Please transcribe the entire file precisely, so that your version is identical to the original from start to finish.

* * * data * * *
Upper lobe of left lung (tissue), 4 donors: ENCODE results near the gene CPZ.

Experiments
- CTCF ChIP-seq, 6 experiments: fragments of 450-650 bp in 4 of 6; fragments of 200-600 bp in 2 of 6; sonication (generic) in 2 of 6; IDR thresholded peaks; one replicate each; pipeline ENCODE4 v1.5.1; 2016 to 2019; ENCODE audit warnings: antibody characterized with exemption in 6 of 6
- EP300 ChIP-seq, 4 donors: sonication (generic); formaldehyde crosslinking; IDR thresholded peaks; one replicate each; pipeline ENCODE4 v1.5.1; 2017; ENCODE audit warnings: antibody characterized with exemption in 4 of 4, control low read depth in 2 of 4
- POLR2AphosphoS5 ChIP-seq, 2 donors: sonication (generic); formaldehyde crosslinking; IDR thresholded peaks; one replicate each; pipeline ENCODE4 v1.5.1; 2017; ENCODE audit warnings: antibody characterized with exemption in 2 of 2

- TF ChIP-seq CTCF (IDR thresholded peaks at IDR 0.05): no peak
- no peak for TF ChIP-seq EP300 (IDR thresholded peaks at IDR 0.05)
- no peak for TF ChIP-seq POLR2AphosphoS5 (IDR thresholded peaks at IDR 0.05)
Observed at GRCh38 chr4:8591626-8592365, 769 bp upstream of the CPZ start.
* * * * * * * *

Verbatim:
Upper lobe of left lung (tissue), 4 donors: ENCODE results near the gene CPZ.

Experiments
- CTCF ChIP-seq, 6 experiments: fragments of 450-650 bp in 4 of 6; fragments of 200-600 bp in 2 of 6; sonication (generic) in 2 of 6; IDR thresholded peaks; one replicate each; pipeline ENCODE4 v1.5.1; 2016 to 2019; ENCODE audit warnings: antibody characterized with exemption in 6 of 6
- EP300 ChIP-seq, 4 donors: sonication (generic); formaldehyde crosslinking; IDR thresholded peaks; one replicate each; pipeline ENCODE4 v1.5.1; 2017; ENCODE audit warnings: antibody characterized with exemption in 4 of 4, control low read depth in 2 of 4
- POLR2AphosphoS5 ChIP-seq, 2 donors: sonication (generic); formaldehyde crosslinking; IDR thresholded peaks; one replicate each; pipeline ENCODE4 v1.5.1; 2017; ENCODE audit warnings: antibody characterized with exemption in 2 of 2

- TF ChIP-seq CTCF (IDR thresholded peaks at IDR 0.05): no peak
- no peak for TF ChIP-seq EP300 (IDR thresholded peaks at IDR 0.05)
- no peak for TF ChIP-seq POLR2AphosphoS5 (IDR thresholded peaks at IDR 0.05)
Observed at GRCh38 chr4:8591626-8592365, 769 bp upstream of the CPZ start.